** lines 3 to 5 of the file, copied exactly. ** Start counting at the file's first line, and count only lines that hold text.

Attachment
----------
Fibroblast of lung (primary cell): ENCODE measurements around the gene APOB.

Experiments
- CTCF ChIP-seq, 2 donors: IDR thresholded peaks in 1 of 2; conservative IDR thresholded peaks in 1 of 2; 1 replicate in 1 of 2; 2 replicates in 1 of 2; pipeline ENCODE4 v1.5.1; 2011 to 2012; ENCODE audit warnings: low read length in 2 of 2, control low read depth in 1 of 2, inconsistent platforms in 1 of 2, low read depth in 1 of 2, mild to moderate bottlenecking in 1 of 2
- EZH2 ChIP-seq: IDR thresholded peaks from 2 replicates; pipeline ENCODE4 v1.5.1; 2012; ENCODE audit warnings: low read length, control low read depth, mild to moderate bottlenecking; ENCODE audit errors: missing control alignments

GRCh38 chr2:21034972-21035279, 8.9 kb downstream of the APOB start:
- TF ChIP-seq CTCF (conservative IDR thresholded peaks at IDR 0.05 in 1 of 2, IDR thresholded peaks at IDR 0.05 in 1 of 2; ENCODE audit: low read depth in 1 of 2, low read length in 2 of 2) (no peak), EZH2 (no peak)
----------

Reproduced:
- CTCF ChIP-seq, 2 donors: IDR thresholded peaks in 1 of 2; conservative IDR thresholded peaks in 1 of 2; 1 replicate in 1 of 2; 2 replicates in 1 of 2; pipeline ENCODE4 v1.5.1; 2011 to 2012; ENCODE audit warnings: low read length in 2 of 2, control low read depth in 1 of 2, inconsistent platforms in 1 of 2, low read depth in 1 of 2, mild to moderate bottlenecking in 1 of 2
- EZH2 ChIP-seq: IDR thresholded peaks from 2 replicates; pipeline ENCODE4 v1.5.1; 2012; ENCODE audit warnings: low read length, control low read depth, mild to moderate bottlenecking; ENCODE audit errors: missing control alignments

GRCh38 chr2:21034972-21035279, 8.9 kb downstream of the APOB start: